• Foreign transaction fees: If you use your credit card outside the country, some companies charge a foreign transaction fee. This fee is usually a percentage of the foreign transaction amount. If you travel frequently, consider a card that doesn’t charge foreign transaction fees.

 

How does credit card interest work?

Credit card companies charge interest when you don’t pay your full balance by your monthly due date. When you carry a balance past the due date, the amount is charged interest daily. Your balance carried over month to month is known as a “revolving” balance.

 

All credit cards have a grace period—typically lasting 21 days—between the end of a monthly billing cycle and when payment for that period’s purchases are due. Luckily, your purchases don’t acquire interest during the grace period.

 

How to calculate credit card interest

 

Credit cards have an annual interest rate, also known as an APR. However, if you have an account balance, you’re charged interest daily. How to calculate credit card interest involves knowing your APR and revolving balance.

 

To calculate your credit card’s daily interest rate, divide its APR by 365.

 

For example, if your APR is 20%, your daily interest rate is roughly .05% This means that if you have a $100 balance, it will accumulate five cents of interest in one day, totaling $100.05. If you wait an entire month to pay off your balance, it will accumulate $1.70 in interest, totaling $101.70.

 

The higher your revolving balance, the more interest you’ll pay each month. For example, let’s take a look at how much extra you’d pay in credit card interest in one month (using the daily rate derived from a 20% APR above) based on the following revolving balances:

 

interest on revolving credit card balances

 

Clearly, the higher your balance, the more you’ll pay in interest. While some of these interest amounts might not seem like much, they can add up quickly if you don’t pay down your credit card balance. Now that you know how to calculate credit card interest, do your best to keep a low revolving balance or—even better—pay off your credit card balance in full each month.

 

What is a good APR for a credit card?

 

According to the Federal Reserve, the average U.S. credit card rate was 15.05% in 2019. The Fed notes that this is the “stated APR averaged across all credit card accounts at all reporting banks.” A good APR for a credit card would be close to this average.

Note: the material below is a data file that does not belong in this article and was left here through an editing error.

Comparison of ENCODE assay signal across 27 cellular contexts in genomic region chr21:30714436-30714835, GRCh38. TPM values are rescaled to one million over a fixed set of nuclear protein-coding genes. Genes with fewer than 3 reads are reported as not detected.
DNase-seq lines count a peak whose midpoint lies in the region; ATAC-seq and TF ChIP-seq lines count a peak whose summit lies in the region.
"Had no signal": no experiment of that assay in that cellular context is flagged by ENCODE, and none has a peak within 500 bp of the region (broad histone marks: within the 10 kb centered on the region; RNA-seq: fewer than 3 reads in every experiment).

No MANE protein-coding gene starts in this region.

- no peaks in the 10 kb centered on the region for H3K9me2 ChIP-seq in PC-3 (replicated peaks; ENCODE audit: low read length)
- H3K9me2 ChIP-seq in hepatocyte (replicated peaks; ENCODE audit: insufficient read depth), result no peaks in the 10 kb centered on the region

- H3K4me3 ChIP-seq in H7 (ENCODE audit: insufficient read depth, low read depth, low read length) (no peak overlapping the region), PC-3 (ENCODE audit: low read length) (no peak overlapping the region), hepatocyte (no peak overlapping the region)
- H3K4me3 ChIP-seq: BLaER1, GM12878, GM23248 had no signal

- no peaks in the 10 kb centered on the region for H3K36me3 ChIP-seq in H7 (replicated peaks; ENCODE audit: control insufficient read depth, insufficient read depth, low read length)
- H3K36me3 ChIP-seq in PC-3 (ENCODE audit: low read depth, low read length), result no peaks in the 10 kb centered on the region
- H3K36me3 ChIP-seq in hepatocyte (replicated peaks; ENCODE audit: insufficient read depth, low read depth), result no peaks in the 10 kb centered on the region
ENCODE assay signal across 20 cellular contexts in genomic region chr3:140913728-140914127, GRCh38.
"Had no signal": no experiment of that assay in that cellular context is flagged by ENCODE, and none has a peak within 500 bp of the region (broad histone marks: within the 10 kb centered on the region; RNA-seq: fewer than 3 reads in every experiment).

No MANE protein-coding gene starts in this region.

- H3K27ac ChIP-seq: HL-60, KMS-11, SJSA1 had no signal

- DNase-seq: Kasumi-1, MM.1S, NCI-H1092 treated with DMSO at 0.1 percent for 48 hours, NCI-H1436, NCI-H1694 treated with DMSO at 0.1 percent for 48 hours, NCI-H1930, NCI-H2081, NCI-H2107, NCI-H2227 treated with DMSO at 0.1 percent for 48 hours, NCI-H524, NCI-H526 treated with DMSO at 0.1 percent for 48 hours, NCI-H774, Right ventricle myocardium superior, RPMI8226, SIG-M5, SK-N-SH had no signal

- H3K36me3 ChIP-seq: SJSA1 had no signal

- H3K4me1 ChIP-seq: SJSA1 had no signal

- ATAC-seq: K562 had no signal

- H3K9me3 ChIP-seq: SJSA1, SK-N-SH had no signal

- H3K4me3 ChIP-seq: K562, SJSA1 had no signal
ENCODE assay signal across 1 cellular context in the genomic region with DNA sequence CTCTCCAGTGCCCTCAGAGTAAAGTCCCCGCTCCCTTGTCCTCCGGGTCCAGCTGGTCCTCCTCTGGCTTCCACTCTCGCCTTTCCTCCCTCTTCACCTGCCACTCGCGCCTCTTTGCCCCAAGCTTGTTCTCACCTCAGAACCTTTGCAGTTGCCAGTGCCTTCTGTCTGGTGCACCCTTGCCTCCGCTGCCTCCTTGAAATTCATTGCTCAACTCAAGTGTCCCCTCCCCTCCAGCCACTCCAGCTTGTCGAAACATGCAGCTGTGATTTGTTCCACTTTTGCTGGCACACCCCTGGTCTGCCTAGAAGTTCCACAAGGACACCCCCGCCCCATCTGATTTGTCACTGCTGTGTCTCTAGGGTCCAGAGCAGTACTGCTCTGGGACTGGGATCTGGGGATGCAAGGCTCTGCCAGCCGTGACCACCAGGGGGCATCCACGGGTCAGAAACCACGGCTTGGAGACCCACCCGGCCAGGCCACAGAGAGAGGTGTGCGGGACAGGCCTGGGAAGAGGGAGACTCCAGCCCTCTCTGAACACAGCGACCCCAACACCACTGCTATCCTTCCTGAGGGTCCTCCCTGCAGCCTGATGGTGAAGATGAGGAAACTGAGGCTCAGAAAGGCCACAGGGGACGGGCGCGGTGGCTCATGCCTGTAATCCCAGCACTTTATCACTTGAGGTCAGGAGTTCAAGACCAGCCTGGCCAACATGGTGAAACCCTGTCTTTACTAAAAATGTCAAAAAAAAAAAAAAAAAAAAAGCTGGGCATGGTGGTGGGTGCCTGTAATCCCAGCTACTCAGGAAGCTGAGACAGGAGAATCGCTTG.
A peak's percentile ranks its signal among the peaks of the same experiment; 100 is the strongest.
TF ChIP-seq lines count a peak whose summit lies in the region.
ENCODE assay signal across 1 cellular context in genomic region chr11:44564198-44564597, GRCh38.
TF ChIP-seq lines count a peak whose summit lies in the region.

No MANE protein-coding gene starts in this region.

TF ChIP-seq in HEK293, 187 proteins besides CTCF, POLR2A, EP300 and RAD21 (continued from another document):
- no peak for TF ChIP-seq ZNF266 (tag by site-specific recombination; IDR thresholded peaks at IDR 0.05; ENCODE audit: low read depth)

Common types of credit cards

There are many types of credit cards. Whether you’re looking to earn rewards or improve your credit score, there’s a card for you. The sections below cover some common credit cards.

 

What is a rewards credit card?

 

A rewards credit card offers incentives in return for spending, such as cashback, gift cards or airline miles. Rewards are one of the top reasons to have a credit card, especially if you pay your balance in full each month. You can build rewards almost every time you use your card to make a purchase. Some credit cards offer travel-specific rewards, while others offer a cashback percentage for every purchase you make.

 

What is a secured credit card?

 

A secured credit card is a great option if you need to establish or improve your credit. This type of card requires a security deposit, which usually acts as your credit limit. As you consistently make on-time payments, you can increase your credit limit or even qualify for an unsecured credit card (which doesn’t require an upfront deposit). Secured credit cards typically have low credit lines.

 

What is a balance transfer credit card?

 

A balance transfer credit card lets you transfer debt from a high-interest credit card to a low-interest credit card. Many balance transfer credit cards boast a 0% introductory APR for the first three to six months. If you transfer your debt during this period, you’ll potentially be able to pay off your debt quicker, since it won’t accumulate interest. After this free grace period, however, you’ll be charged interest on the unpaid balance, as well as a fee for transferring any additional credit card balances onto the new card.

 

Learn more about personal finance

Having good credit is important in today’s world. Lenders use your credit score to determine your interest rate on loans; landlords may use it to determine if they will rent to you; you will even get better car insurance rates with good credit. Be smart with your use of credit, and it can help make your life easier for years to come./Be smart with your use of credit, and it can help set you up for financial success (instead of distress) for years to come.

 

Cadence Bank offers three personal credit cards:

 

  • Maximum Rewards Visa Card, with which you’ll earn unlimited 1.5% rewards on all purchases
  • Platinum Edition Visa Card, which comes with a low introductory APR for balance transfers
  • Secured Visa Card, for those looking to establish or improve their credit

 

Learn more about any of these credit cards.

 

Our team of experienced bankers is here to help you with your credit and personal finance needs. To speak with one of our experts, reach out today.

 

 

 

This article is provided as a free service to you and is for general informational purposes only. Cadence Bank makes no representations or warranties as to the accuracy, completeness or timeliness of the content in the article. The article is not intended to provide legal, accounting or tax advice and should not be relied upon for such purposes.